Emily Carr University has partnered with BC tech company Tinkerine to aid in the push to make personal protection equipment (PPE) for medical staff during the COVID-19 pandemic.
Delta-based Tinkerine, which designs and manufactures 3D printers, repurposed its manufacturing in the third week of March to produce badly needed face shields for health workers across the country.
“I turned to the team in the middle of our morning meeting and said, ‘I got this crazy idea. Let’s go out there and see if we can help with this crisis,’” Eugene Suyu, Tinkerine’s founder and CEO, said over the phone.
“Our business will still be here when this is over, but right now, there’s this more pressing matter. And we have all the tools, and all the skills, and all this personnel. We can figure this out.”
BC’s Provincial Health Officer, Bonnie Henry, noted in late March that supplies of PPE were being used much more quickly than anticipated.
In response to these concerns, Eugene said, the team consulted with medical professionals to find out exactly what they’d need from a face shield. And after a functional design was completed, it was only a matter of figuring out how to produce them as quickly as possible.
Tinkerine reached out to a number of K-12 schools throughout the region, where they knew 3D printers were currently sitting idle. A close relationship between Tinkerine and Emily Carr University meant ECU also has a number of Tinkerine’s 3D printers on campus — all of which are likewise sitting unused due to the outbreak. With that in mind, Tinkerine looked to these institutions to establish what they’re calling an “education production consortium” to boost their production capacity.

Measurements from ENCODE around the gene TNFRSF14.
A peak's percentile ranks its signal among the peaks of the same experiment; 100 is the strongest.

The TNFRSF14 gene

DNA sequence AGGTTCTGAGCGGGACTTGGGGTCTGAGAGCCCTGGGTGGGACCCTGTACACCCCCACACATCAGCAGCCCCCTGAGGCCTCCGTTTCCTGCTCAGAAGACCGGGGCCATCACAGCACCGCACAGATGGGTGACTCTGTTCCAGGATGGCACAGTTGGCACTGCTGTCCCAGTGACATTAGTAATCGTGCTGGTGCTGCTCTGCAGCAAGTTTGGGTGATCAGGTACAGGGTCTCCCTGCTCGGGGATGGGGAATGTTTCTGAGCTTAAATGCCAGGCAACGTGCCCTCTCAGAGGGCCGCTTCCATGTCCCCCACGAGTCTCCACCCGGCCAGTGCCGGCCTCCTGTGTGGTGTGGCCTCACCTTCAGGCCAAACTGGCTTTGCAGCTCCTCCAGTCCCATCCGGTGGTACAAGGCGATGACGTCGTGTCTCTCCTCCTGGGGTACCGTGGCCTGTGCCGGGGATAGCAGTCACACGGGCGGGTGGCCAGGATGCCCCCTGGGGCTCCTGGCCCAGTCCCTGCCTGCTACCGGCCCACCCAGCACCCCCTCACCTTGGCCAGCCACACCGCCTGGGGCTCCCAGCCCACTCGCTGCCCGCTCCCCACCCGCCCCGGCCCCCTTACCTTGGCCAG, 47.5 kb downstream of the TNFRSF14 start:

Other universities as well as private institutions have also joined the cause. In fact, the project now involves a “fleet” of machines from around BC, ramping up production to 20,000 face shields a week, Eugene said.
“Every machine that comes on the consortium significantly increases the capacity for printed parts,” he said. “It also allows us to be extremely flexible as things change.”
Eugene noted that some of the more advanced printer technicians in the consortium have devised ways of increasing the output of individual printers even further. Logan Mohr, Studio Technician at ECU’s Digital Fabrication lab, he noted, currently boasts an output of nearly 100 sets of parts per day.
The collaboration was further facilitated by Material Matters co-director Keith Doyle, ECU Associate Dean of the ECU Master of Design Program Hélène Day Fraser and William Newhouse, ECU's Director of Technical Services.
In 2017, ECU signed an industry and institutional research partnership agreement with Tinkerine, to undertake design research related to personal production machinery, software and services for educational organizations and the creative individual.
Consortium members receive sanitation protocols for production in order to maintain strict medical standards. Finished parts for the six-piece full-face shields are sent to Tinkerine for quality control and sterilization, and then delivered to hospitals and other medical facilities. Once in the field, the shields can be sterilized and reused.
And the company is now Health Canada certified to produce Class 1 medical devices.
Eugene said demand has been so strong that Tinkerine just days ago upgraded the electricity to its facility, to ensure they can run every one of their machines as much as possible.
“My feeling is, let’s run run run,” he said, noting his team isn’t allowing the quest for increased production capacity to compromise their commitment to observing stringent sanitization standards.
“Let’s also make sure we’re also onside for Health Canada, and for people that are sick. Let’s make this thing happen.”
Eugene said Tinkerine is also currently looking at the possibility of building other PPE items, including goggles, medical swabs, and critical emergency devices, such as ventilator splitters.